I’ve been talking a lot about courage recently. I’m starting to conclude that it’s one of the most important characteristics for any entrepreneur.
I wrote last time— and in my book That Will Never Work — about how Netflix walked away from our lucrative business of selling DVDs to focus everything on rental. If you know me, you’ve heard me tell that story dozens of times. You’re probably sick of it. …
Ever since I left Netflix in 2003, people have been telling me the same thing:
You should write a book.
And I always have said the same thing in response:
Why the hell would I want to do that?
See, I’ve known people who wrote books. And they told me a couple things: It was hard work, it took forever, and most of them were unhappy with the finished product. If you wrote honestly about yourself, it sounded like you were bragging. If you wrote honestly about other people, it sounded like you were settling old scores.
In the years after I left Netflix, the company I co-founded, I didn’t want to puff myself up or tear anyone else down. And besides, I was still working — advising new start-ups, starting new companies, giving speeches about innovation and leadership at conferences around the globe. …
My first real job lasted for three years. It ended the day I was unceremoniously fired.
In retrospect, it was pretty clear I had it coming to me. I pushed everyone too hard. I didn’t tolerate fools at all, much less gladly. I ignored every warning, because “what did they know?” And it all ended the morning my CEO called me into his office to let me know that my services would no longer be needed.
Or at least it should have ended that morning.
You see, when I got fired I thought I could still beat the system. Having heard the old saw that it was easier to find a job while you still had one, I asked my boss to let me keep coming to work for another two months. …
When I was a kid, it was common knowledge that if you wanted to be a songwriter, you had to move to Nashville. That’s where all the music publishers were, all the session musicians, all the open mic nights filled with industry execs at The Bluebird Café.
The same was true for actors. Want to make it big in the movies? Move to L.A., home of the studios and the agents, the casting calls and the walk-on extras.
Nowadays, when I talk to aspiring entrepreneurs, many of them feel the same way about Silicon Valley. “If I want to make it in the start-up world, I have to go to where the start-ups are,” they tell me. “Where else can I rub elbows with venture capitalists and set up mentorship coffee dates with startup veterans? …
Earlier this year, Amazon announced that it was opening up forty-six of its fulfillment centers to the public for twice-a-day tours. For years, Prime members have been getting practically anything they want delivered to them within twenty-four hours. Now they get to peek behind the football-field-sized curtain to see exactly how one-click-shopping works: A.I., robots, and humans working in harmony, in buildings the size of airplane hangars.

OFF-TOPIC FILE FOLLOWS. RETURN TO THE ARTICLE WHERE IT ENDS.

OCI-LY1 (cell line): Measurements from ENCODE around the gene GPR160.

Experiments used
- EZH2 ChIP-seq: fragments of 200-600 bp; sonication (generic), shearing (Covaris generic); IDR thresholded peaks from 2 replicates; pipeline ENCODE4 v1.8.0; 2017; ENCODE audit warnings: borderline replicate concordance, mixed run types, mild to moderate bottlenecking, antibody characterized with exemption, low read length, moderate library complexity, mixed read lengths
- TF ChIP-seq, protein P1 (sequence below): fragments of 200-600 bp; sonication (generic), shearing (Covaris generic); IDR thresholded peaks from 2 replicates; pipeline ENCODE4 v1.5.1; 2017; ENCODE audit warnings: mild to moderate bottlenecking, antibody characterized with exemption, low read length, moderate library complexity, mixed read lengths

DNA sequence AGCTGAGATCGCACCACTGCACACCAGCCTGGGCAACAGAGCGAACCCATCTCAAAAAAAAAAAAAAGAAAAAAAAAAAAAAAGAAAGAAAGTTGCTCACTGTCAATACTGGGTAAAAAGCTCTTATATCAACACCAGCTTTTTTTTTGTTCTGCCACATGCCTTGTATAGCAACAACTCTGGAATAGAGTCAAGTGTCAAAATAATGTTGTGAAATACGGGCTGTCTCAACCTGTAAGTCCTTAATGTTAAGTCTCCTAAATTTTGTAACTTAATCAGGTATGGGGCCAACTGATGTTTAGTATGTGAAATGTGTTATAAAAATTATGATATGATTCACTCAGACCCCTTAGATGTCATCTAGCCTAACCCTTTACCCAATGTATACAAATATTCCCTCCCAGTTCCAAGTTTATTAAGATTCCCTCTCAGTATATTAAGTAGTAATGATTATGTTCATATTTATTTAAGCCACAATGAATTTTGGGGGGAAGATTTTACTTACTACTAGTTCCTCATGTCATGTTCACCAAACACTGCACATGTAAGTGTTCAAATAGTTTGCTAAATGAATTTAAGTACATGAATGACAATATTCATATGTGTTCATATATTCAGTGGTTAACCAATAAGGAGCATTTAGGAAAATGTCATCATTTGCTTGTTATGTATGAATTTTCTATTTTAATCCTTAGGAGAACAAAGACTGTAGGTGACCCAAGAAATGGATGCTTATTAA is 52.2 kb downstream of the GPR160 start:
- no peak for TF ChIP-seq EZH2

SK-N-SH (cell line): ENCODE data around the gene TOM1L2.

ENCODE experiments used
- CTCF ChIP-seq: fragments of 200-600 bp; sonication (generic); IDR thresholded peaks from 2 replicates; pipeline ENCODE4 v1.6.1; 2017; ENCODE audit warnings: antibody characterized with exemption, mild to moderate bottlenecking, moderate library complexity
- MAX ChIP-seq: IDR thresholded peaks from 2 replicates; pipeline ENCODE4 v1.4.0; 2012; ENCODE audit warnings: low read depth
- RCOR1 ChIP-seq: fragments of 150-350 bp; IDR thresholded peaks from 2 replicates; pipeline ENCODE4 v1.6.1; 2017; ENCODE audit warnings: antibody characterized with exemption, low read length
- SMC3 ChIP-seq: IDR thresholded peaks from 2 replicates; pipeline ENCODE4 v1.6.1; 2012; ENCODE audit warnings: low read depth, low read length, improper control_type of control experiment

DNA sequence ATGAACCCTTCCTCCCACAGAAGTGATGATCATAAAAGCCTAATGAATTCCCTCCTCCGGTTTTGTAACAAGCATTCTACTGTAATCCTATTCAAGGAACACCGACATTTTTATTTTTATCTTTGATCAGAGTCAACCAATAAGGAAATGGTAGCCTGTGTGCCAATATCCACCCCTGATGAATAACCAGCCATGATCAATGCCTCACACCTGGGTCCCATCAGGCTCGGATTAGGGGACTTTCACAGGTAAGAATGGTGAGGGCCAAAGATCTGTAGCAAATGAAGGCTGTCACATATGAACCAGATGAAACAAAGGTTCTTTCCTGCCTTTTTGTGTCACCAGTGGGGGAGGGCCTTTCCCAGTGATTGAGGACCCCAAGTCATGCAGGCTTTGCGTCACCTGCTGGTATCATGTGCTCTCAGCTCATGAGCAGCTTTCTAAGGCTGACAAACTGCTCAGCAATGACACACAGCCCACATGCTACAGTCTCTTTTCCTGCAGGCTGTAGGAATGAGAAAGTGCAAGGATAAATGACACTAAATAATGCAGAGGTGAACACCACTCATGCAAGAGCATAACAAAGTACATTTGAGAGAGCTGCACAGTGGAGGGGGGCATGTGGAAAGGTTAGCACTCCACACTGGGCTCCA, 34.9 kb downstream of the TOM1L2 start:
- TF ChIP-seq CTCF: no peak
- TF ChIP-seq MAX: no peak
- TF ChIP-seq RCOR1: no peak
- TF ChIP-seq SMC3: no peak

Now, I love a good factory tour. Drop me into a bottling plant, an automotive assembly line, or a jellybean factory, and I’m happy as a clam at high tide. Some of my fondest memories of the early years of Netflix have to do with our efforts to figure out the most efficient, effective, and fast methods to get DVDs to people all over the country. …
Back when I was in college, approximately 250 years ago, a friend of mine was a sculptor. She was taking a class with some famous visiting artist, the kind of guy who walks around in paint-spattered jeans and a beret, and every other day, he would come to her studio to critique her work.
At the time, she was making these abstract fractals out of clay. They kind of looked like ferns. Each one was two or three feet tall, and took her weeks to finish. They were pretty good, I thought.
The first time the visiting artist came to my friend’s studio, she had just started a new one. In maybe six or seven hours of work she had basically just done the stalk. “This is alright,” he said, slowly circling the work and nodding slowly. …
It’s June, which means that we’re in for another round of a particularly irritating genre of writing: The Graduation Speech.
You know what I’m talking about. The empty platitudes, the corny jokes, the airy advice. I doubt anyone wearing a robe and mortarboard has ever learned anything new in the twenty minutes between the processional and the handing over of the diplomas.
Maybe I’m just bitter. No one has ever asked me to give a graduation speech. But in my years of working with aspiring entrepreneurs, many of them in college, I’ve gotten used to giving advice. …
Last week, Google announced that it was acquiring Looker, the Santa Cruz-based data analytics company where I’ve worked in various roles since 2011. The day the news hit, I was working on the last chapter of my new book, which tells the story of the day seventeen years ago when Reed Hastings, my son Logan, and I flew to New York City to watch Netflix go public.
All last Thursday, as I fielded congratulatory phone calls from friends, part of me was back in 2002, on the Merrill Lynch trading floor with Reed and Logan. …
Twenty-two years ago, a year before I turned forty, I had a crazy idea. Actually, I had a lot of them.
What if you could buy customized surfboards online, based on your body type, ability, and surfing style?
What if you could feed your dog kibble that had been engineered specifically for him?
What if you could lather up every day with shampoo formulated just for you, based on a lock of your hair?
And the craziest:
What if you could rent DVDs through the mail?
“That’s the stupidest thing I’ve ever heard,” one of my coworkers told me.
“That will never work,” said my wife at dinner. …